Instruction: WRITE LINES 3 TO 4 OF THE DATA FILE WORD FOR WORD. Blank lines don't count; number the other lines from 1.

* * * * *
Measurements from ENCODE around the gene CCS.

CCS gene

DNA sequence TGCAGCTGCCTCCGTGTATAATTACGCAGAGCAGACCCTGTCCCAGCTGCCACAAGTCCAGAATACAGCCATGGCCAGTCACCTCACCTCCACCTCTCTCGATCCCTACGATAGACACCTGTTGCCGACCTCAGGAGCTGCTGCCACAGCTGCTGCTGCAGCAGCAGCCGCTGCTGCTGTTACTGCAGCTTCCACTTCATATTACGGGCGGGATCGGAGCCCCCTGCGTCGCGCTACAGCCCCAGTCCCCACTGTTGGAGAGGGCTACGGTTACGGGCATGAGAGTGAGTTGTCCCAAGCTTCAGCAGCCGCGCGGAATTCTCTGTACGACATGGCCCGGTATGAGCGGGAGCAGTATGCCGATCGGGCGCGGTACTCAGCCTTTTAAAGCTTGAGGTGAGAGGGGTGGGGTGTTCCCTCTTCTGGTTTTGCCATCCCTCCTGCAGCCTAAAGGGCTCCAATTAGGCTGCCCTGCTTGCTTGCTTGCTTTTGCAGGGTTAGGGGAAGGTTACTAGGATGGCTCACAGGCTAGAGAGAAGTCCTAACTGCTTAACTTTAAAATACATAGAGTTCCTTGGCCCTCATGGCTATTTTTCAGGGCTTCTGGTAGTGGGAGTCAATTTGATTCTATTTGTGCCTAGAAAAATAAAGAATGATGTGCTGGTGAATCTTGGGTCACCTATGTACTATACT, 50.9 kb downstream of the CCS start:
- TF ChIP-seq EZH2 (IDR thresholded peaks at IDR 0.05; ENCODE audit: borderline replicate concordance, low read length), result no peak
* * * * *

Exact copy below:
DNA sequence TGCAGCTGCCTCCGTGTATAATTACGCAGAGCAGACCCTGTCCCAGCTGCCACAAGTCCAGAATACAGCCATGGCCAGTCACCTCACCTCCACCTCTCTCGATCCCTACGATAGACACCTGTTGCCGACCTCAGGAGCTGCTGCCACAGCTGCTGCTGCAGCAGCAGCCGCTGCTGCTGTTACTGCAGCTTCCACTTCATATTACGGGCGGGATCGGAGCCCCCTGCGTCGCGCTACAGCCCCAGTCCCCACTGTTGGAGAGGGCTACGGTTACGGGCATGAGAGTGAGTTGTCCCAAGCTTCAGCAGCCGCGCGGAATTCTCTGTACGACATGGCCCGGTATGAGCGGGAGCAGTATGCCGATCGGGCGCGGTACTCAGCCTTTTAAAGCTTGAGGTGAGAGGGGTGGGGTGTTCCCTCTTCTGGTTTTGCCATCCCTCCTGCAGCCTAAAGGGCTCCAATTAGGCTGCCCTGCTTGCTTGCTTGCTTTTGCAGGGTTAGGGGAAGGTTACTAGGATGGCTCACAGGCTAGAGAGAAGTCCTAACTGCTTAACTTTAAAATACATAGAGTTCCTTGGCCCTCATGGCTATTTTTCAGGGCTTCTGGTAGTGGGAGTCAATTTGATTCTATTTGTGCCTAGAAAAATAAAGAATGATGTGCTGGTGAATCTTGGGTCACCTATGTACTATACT, 50.9 kb downstream of the CCS start:
- TF ChIP-seq EZH2 (IDR thresholded peaks at IDR 0.05; ENCODE audit: borderline replicate concordance, low read length), result no peak